The report from the Visiting Committee on Advanced Technology’s Committee of Visitors, released Monday, found that NIST was overly reliant on the input and expertise of NSA cryptographers and that the organization should have paid more attention to outside criticisms of the algorithm.

“The reconstruction of events showed that the issues with the DRBG had been identified several times – formally and informally – during the standards development process, and that they had been discussed and addressed at the time. NIST now concludes, however, that the steps taken to address the issues were less effective than they should have been, and that the team failed to take actions that, in the light of hindsight, clearly should have been taken. The root causes of the failure were identified as trust in the technical expertise provided by NSA, excessive reliance on an insular community that was somewhat impervious to external feedback, group dynamics within the standards development team, and informal recordkeeping over the course of a multi- year development process,” Ellen Richey, one of the committee members and executive vice president and chief enterprise risk officer at Visa, wrote in her recommendations in the report."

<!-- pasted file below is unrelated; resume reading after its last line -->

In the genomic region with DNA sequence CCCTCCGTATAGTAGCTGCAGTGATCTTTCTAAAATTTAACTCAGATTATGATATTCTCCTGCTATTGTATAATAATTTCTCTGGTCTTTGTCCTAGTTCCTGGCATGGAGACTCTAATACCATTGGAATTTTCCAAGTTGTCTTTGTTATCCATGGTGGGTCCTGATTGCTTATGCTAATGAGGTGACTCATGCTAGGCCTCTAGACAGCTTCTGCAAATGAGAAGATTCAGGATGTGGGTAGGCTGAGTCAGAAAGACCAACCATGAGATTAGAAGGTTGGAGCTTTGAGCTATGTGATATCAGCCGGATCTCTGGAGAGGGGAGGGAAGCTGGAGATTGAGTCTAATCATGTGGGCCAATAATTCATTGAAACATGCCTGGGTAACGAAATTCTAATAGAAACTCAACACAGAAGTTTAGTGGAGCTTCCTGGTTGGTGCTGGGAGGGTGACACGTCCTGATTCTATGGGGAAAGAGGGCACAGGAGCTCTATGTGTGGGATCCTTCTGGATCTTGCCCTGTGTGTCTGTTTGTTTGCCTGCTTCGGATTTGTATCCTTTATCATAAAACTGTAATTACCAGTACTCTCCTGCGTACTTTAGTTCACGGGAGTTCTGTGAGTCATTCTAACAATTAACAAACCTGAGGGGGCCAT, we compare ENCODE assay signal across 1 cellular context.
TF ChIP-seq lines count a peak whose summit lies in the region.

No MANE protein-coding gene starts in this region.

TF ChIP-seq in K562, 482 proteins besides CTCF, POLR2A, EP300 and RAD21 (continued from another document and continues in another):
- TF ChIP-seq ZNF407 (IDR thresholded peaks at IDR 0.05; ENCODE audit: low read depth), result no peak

+ - Source Code Leaked for Tinba Banking Trojan->

Submitted by msm1267
msm1267 (2804139) writes "The source code for Tinba, known as the smallest banker Trojan in circulation, has been posted on an underground forum. Researchers say that the files turned out to be the source code for version one of Tinba, which was identified in 2012, and is the original, privately sold version of the crimeware kit.

Tinba performs many of the same malicious functions as other banker Trojans, injecting itself into running processes on an infected machine, including the browser and explorer.exe. The malware is designed to steal financial information, including banking credentials and credit-card data and also makes each infected computer part of a botnet. Compromised machines communicate with command-and-control servers over encrypted channels. Tinba got its name from an abbreviation of “tiny banker”, and researchers say that it’s only about 20 KB in size."